I just finished writing a short story that features a knight and a dragon, but the story is told from the dragon’s point of view. From that perspective, the knight is the villain. The knight is also tiny and weak and petty. What the dragon notices about the knight’s physical features is very different than if the perspectives were reversed. 

What’s important to note is that the dragon doesn’t spend time focusing on what he looks like. It’s not unusual for a dragon to have talons and sharp teeth and scales, so the dragon wouldn’t be in awe of those sorts of things. The dragon is going to notice the human, because in the dragon’s perspective the human is the oddity. 

In the grand scheme of your story, does it really matter that your male lead has bottle green eyes and freckles across the bridge of his nose? Well… maybe. It honestly does depend on the story.

There is no one-size-fits-all answer for when to describe your character. But there is one question you should ask yourself as you are deciding when to describe a character: 

Does the character have a defining physical trait that affects the story itself?

Is your character missing a limb? Or an eye? Is your character blind or hearing impaired? Is your character exceptionally tall or exceptionally short? If this quality about him or her will play a major role in the story, then we need to know about it sooner rather than later.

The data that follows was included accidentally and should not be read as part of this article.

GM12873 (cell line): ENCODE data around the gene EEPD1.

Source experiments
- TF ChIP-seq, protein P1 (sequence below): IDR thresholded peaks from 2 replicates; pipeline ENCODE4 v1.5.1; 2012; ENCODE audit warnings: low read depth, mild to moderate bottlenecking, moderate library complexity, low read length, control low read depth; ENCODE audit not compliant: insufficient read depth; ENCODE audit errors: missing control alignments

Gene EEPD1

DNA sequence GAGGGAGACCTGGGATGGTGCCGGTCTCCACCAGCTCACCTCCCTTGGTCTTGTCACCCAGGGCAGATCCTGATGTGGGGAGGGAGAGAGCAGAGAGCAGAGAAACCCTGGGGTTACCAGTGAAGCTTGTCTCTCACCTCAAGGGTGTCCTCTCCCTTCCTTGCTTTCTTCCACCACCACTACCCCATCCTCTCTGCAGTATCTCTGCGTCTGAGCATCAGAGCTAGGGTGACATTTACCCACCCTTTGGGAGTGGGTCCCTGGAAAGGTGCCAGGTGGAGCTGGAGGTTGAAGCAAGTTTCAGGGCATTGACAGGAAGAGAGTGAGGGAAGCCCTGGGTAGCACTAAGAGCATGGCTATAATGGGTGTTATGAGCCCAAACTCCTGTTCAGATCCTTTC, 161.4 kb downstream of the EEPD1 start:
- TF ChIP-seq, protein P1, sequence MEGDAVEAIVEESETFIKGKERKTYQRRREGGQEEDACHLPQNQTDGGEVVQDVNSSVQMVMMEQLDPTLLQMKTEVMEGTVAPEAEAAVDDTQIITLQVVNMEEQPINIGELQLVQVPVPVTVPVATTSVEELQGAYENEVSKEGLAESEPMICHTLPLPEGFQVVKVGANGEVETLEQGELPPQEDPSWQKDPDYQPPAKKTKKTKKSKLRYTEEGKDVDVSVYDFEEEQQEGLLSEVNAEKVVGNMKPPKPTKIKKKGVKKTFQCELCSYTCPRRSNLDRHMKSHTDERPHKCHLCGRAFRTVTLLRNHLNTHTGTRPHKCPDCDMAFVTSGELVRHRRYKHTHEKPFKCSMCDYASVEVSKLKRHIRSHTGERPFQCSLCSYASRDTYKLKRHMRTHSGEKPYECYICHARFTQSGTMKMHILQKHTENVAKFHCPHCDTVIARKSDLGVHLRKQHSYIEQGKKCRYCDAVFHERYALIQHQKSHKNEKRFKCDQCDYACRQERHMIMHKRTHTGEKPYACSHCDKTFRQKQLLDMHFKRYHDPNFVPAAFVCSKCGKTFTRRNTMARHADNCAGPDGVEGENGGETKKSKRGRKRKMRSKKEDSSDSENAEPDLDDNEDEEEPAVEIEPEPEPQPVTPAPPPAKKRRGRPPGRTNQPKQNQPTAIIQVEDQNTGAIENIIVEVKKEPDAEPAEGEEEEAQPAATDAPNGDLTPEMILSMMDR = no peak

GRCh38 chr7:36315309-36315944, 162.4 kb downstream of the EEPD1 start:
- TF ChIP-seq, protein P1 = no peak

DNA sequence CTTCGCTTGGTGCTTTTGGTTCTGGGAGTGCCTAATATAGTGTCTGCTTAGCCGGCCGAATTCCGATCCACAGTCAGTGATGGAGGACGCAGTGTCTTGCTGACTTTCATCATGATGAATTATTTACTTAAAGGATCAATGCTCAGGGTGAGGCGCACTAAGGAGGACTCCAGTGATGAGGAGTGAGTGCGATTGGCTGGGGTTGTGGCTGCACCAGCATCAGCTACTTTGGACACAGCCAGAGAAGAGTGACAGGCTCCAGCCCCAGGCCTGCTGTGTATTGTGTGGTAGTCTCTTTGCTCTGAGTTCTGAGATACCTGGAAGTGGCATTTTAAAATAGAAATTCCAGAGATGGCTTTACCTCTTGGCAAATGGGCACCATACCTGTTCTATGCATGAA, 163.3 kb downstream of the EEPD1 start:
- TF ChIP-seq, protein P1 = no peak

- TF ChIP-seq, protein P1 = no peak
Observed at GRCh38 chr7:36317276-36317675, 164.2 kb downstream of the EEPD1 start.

There’s nothing worse than getting five chapters into a book and realizing that the main character is missing a leg. As a reader, that makes you feel like you’ve missed something or that the author is trying to pull a fast one.

Like any of the other characteristics we’ve been discussing this year, the observables are tools that you can use to bring depth and relatability to your characters. Some amount of physical description is essential, but if it’s not adding value to the story, does it really need to be there?

It’s hard to believe we only have one more entry in this 10-step process! If you want to see the whole outline, here it is:
  • Personality 
  • Conflict 
  • Contradictions 
  • History 
  • Interests 
  • Language 
  • Internalization 
  • Dreams 
  • Observables 
  • Growth


Award-winning author, A.C. Williams is a coffee-drinking, sushi-eating, story-telling nerd who loves cats, country living, and all things Japanese. She’d rather be barefoot, and if she isn’t, her socks won’t match. She has authored eight novels, two novellas, three devotional books, and more flash fiction than you can shake a stick at. A senior partner at the award-winning Uncommon Universes Press, she is passionate about stories and the authors who write them. Learn more about her book coaching and follow her adventures online at


  1. Thank you, A.C., for these great tips. i especially appreciated your point that the physical trait should affect the story. Excellent advice!

  2. I need to have major character's physical traits described vividly. I've quit reading books that only give me a name, hair color, and eye color, especially when those physical traits are only mentioned when the character is introduced. I have to have something for my imagination to work with.